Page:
Issue 30 (2010)

Andrei Proshkin: Minnesota (2009)

reviewed by Vitaly Chernetsky © 2010

minnesotaWith his fourth feature film, Minnesota, Andrei Proshkin, son of the well-known director Aleksandr Proshkin, continues to explore the problems facing the younger generation in contemporary Russia. His previous film, The Soldiers’ Decameron (Soldatskii dekameron, 2005), focused on the army; the present feature shifts focus to another testosterone-charged environment: the world of ice hockey.

The film is based on a screenplay by the acclaimed veteran scriptwriter Aleksandr Mindadze, written several years earlier and published in Iskusstvo kino in 2005. Its original title, Otryv (“Breakout”, or “Soaring”), suggests a deeper philosophical problematic typically explored in films based on Mindadze’s scripts. However, Mindadze ended up taking the title for his own directorial debut, released in 2007.

At the center of Minnesota is the intense relationship between two brothers, fellow hockey players, which spills into dysfunctionality. The two are stars of the local minor league team in a provincial Russian town, and appear to be very close. Yet their personalities could not be more different. The older brother, Mikhail, is fond of the bottle, freely goes back and forth between his wife and mistress, and is physically aggressive in his cruel teasing of his younger brother, Igor’, who overall comes across as essentially an earnest idealist. Igor’ is approached by a scout with an invitation to play for a team in the US (hence the title), yet the offer is extended to him alone. He is torn by the idea of being separated from his brother and initially insists the two of them be transferred together. However, Mikhail’s impulsive behavior continues to sabotage every opportunity for the two to shine together on ice in front of the scout. Mikhail also habitually chips away at his younger brother’s self-esteem, repeatedly referring to him by a feminizing nickname, “Chepchik” (‘bonnet’), and bluntly asserting, “Without me, you are nothing.” Yet all this abuse is not part of some Machiavellian plan—it is just a twisted mess of affection, rivalry, and jealousy.

minnesotaMinnesota offers a thoughtful commentary on one of the key paradigms of masculinity in contemporary Russia. The screenplay’s main focus is on the moral dilemma Igor’ faces and the opportunity he ultimately loses to become fully his own person. He is torn between a genuine devotion to his brother and the promise of a new life, between hope and desperation, between a drive to succeed and a dash of the drive to self-destruct that he appears to possess, just like his brother. In the final part of the film, Igor’ draws closer to fully independent selfhood, yet this self becomes ever more damaged in the process. His brother, however, seems to turn increasingly delusional. The resolution of the film’s in truth irresolvable conflict is delivered through a deus ex machina device and makes one wonder whether the filmmakers’ imagination failed them.

minnesotaIn the overall conception of the film, the director appears to shift the original focus of the script, making it less the story of younger brother’s doomed struggle to break free of his habitual environment and reinvent himself, and more of a psychological drama of brotherhood. Sergei Gorobchenko, the actor playing Mikhail, the older brother, gets first billing and dwarfs his partner, Anton Pampushnyi, on the film’s poster. The overall visual and narrative style of the film appears to be a latter-day incarnation of the chernukha films of the late 1980s—early 1990s; its vision of the world profoundly pessimistic.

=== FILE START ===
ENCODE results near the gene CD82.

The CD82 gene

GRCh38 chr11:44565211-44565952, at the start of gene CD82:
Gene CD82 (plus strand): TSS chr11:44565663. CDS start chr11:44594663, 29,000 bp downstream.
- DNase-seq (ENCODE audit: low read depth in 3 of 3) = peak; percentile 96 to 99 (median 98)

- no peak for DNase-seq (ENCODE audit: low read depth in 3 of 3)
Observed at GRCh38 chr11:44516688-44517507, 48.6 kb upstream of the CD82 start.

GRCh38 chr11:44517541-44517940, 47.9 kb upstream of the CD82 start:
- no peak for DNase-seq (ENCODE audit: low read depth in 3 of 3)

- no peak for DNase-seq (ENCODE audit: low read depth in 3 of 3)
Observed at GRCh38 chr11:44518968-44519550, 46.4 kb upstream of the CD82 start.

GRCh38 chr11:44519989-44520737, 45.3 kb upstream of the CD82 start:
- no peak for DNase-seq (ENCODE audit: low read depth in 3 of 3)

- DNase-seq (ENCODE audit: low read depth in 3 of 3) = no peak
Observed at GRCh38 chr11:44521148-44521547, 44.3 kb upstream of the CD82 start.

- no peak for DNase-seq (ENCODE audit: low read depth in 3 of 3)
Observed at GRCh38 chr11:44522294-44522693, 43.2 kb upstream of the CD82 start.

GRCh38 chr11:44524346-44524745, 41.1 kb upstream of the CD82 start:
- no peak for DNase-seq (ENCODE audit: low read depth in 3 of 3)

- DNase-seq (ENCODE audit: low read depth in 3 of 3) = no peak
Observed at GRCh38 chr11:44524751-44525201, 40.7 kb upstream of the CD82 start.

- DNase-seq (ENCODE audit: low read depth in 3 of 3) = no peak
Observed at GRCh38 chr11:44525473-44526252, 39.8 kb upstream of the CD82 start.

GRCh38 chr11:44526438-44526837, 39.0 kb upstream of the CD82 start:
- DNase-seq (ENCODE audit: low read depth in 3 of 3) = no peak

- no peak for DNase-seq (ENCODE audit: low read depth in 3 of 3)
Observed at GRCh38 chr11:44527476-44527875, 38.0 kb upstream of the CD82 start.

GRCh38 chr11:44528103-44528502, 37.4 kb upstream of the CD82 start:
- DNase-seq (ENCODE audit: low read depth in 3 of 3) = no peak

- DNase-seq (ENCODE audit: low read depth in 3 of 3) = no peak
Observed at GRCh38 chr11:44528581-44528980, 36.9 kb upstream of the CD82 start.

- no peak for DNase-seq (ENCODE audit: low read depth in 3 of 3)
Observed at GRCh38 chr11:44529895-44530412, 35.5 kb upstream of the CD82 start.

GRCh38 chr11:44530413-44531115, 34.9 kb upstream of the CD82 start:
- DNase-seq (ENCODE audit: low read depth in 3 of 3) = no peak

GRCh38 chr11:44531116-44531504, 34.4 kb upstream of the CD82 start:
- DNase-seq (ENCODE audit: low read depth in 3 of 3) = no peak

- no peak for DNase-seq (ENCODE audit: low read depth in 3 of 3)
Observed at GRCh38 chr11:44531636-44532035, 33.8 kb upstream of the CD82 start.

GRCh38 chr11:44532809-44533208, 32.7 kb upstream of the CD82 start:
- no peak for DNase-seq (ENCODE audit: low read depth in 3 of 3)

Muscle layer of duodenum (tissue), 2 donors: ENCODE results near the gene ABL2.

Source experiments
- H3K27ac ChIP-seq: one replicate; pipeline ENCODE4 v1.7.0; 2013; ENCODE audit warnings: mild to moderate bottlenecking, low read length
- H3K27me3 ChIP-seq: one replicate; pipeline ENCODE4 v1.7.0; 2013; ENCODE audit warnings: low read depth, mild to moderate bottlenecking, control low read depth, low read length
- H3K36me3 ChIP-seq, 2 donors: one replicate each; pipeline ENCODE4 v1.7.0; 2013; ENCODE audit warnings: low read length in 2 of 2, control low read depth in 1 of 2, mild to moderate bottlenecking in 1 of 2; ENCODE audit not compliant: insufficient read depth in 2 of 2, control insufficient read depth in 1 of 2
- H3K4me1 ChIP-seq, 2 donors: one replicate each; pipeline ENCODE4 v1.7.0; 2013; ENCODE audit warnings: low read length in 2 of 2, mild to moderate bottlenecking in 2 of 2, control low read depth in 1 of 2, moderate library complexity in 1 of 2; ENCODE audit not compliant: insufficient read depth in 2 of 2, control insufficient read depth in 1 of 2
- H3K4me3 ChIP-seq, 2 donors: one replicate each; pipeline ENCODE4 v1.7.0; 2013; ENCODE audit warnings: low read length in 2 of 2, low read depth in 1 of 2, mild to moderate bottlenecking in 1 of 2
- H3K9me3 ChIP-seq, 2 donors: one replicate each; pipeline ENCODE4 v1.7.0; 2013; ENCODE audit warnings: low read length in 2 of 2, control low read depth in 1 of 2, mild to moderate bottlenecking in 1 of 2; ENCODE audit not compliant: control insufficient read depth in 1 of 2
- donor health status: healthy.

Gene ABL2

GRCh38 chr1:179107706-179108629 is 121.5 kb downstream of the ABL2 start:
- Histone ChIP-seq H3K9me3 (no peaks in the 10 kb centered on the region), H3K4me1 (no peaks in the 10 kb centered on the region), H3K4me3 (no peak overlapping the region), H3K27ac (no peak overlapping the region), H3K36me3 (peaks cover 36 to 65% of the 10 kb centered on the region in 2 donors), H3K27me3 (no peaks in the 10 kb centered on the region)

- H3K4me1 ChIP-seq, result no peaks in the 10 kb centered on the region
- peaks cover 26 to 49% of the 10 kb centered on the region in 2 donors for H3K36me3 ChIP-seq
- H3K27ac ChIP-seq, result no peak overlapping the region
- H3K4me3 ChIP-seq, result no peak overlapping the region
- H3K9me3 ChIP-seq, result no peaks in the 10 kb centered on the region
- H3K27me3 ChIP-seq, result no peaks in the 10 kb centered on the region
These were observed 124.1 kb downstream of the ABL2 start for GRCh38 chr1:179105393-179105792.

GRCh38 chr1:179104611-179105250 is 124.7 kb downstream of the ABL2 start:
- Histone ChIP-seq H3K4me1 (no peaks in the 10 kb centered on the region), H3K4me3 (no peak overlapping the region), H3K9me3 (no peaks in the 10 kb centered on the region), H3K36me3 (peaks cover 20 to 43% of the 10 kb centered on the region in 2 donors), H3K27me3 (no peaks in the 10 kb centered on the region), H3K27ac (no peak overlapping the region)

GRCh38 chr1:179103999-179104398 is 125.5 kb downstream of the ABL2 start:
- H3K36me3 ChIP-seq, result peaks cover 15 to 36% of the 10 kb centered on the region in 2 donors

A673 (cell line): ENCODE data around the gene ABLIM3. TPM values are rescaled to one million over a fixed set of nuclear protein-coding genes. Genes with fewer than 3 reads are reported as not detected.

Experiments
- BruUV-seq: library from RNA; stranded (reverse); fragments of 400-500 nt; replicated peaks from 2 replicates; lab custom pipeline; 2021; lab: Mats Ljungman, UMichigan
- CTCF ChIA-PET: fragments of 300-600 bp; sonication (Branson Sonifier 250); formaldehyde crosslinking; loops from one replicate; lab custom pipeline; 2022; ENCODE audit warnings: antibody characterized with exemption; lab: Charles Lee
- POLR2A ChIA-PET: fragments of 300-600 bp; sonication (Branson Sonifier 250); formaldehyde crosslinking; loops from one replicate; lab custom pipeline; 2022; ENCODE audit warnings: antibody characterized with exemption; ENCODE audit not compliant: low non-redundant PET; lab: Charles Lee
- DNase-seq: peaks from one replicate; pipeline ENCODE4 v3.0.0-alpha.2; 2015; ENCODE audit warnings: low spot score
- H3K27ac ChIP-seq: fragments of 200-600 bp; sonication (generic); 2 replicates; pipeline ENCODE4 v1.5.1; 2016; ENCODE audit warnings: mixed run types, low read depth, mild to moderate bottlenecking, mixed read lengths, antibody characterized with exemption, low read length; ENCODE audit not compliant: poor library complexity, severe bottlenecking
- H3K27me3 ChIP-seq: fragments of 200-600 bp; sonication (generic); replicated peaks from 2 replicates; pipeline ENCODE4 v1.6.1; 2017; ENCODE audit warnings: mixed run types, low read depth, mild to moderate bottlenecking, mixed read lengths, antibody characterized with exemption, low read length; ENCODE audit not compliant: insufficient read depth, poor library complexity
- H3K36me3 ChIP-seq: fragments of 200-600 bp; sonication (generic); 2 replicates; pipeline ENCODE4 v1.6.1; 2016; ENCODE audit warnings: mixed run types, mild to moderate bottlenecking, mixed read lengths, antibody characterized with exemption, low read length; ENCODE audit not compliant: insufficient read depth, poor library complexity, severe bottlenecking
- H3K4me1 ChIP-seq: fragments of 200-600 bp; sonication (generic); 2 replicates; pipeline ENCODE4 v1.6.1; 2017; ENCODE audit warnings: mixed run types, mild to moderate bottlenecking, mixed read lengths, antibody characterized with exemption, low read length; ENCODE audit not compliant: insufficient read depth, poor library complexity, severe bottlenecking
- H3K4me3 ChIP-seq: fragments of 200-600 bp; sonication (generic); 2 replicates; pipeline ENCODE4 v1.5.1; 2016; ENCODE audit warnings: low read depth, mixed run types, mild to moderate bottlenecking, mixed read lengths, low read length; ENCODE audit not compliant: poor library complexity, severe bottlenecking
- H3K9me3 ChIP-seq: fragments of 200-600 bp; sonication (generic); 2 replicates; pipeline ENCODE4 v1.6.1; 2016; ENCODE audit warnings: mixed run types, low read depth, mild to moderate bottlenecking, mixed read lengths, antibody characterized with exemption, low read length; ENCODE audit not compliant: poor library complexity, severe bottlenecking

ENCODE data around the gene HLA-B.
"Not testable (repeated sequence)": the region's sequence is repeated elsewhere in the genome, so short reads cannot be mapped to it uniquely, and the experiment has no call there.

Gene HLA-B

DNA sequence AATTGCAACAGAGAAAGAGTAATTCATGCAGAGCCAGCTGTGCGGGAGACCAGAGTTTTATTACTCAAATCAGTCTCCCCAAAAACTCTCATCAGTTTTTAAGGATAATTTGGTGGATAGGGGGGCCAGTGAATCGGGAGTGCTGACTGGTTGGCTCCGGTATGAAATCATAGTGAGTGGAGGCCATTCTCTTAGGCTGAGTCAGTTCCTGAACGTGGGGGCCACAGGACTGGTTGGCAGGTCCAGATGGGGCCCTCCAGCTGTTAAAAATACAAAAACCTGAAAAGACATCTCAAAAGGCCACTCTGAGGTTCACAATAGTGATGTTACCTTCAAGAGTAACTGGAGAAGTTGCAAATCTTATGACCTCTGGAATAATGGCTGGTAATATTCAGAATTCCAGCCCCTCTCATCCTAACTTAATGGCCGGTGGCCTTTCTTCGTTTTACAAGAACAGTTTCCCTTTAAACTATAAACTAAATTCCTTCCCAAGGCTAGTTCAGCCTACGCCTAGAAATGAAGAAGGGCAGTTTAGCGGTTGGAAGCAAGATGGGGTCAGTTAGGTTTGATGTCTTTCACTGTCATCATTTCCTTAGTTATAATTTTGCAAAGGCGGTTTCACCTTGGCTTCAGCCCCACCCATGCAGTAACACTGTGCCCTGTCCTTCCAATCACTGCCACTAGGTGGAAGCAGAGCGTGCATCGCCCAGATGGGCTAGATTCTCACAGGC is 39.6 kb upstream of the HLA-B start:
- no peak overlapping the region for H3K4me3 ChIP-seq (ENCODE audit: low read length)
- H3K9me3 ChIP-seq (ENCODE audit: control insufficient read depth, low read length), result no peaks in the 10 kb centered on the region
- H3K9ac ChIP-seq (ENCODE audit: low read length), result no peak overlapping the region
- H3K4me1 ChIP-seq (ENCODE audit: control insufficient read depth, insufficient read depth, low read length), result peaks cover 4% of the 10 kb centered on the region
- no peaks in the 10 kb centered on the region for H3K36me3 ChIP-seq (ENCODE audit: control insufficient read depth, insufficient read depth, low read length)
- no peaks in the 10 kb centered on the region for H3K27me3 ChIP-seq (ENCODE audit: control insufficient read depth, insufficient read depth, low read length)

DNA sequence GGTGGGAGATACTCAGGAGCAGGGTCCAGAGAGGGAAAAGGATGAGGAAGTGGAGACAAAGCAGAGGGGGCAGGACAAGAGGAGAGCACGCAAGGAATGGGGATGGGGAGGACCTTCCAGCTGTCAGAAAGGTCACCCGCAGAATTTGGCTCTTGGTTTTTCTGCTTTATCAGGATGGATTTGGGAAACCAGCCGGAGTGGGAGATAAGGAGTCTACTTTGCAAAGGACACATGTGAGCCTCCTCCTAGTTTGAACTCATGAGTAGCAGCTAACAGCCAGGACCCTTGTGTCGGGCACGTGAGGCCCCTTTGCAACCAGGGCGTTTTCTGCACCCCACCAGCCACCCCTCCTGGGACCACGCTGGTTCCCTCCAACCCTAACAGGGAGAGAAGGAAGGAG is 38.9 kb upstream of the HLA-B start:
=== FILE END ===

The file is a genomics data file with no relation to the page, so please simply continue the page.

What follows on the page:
minnesotaAt the same time, the daily life of provincial Russia is given a rather realistic, if unflattering portrayal in the film. The unnamed town where it is set (the film was mostly shot in Rybinsk in the Iaroslavl region) is comparatively well off; the characters are not deprived of the basic comforts, yet their personalities come across as pale photocopies of characters lifted from The Brothers Karamazov (the “demonic” older brother, the idealistic younger one, both in search of themselves; the ridiculous, ineffectual father; the “fatal” women; and even the devil-tempter, the scout). The plot also freely lifts other conventions of tragedy and mythology such as the Cain and Abel-like contrast of two brothers, the taboo sexual attraction (Igor’ has sexual encounters with both Mikhail’s wife and mistress) and other passions impossible to control. In a refreshing turn, the signifier “Minnesota” is not saturated with the anti-Americanism so common in much recent Russian cinema; it is rather a magic cipher, much like “Wisconsin” in Werner Herzog’s Stroszek (1977), and to my mind the film strives to allude to Herzog’s darkly surreal vision (especially in the final scenes).

The actors, especially the two leads, deliver excellent, highly believable performances. The film’s minimalist, atmospheric soundtrack is impressive. The camerawork and directing, however, come across as rather uninspired, moving from earnest gritty hyperrealism to heavy-handed symbolism (as, for instance, in the scene of the drunken father of the two main characters walking past an old church). In the end, Minnesota unfortunately comes across as an interesting but flawed hybridization of a philosophical parable, a “bytovoi” film, and a psychological drama.

Vitaly Chernetsky
Miami University

Comment on this review via the LJ Forum

Minnesota, Russia, 2009
Color, 91 min.
Director: Andrei Proshkin
Screenplay: Aleksandr Mindadze
Cinematography: Iurii Raiskii
Art Director: Iurii Karasik
Music: Mark Erman
Cast: Sergei Gorobchenko, Anton Pampushnyi, Vitalii Khaev, Anna Ukolova, Aleksei Shevchenkov, Lidiia Matasova, Tatiana Kopylova
Producers: Ruben Dishdishian, Aram Movsesian, Sergei Danielian

Andrei Proshkin: Minnesota (2009)

reviewed by Vitaly Chernetsky © 2010

Updated: 01 Oct 10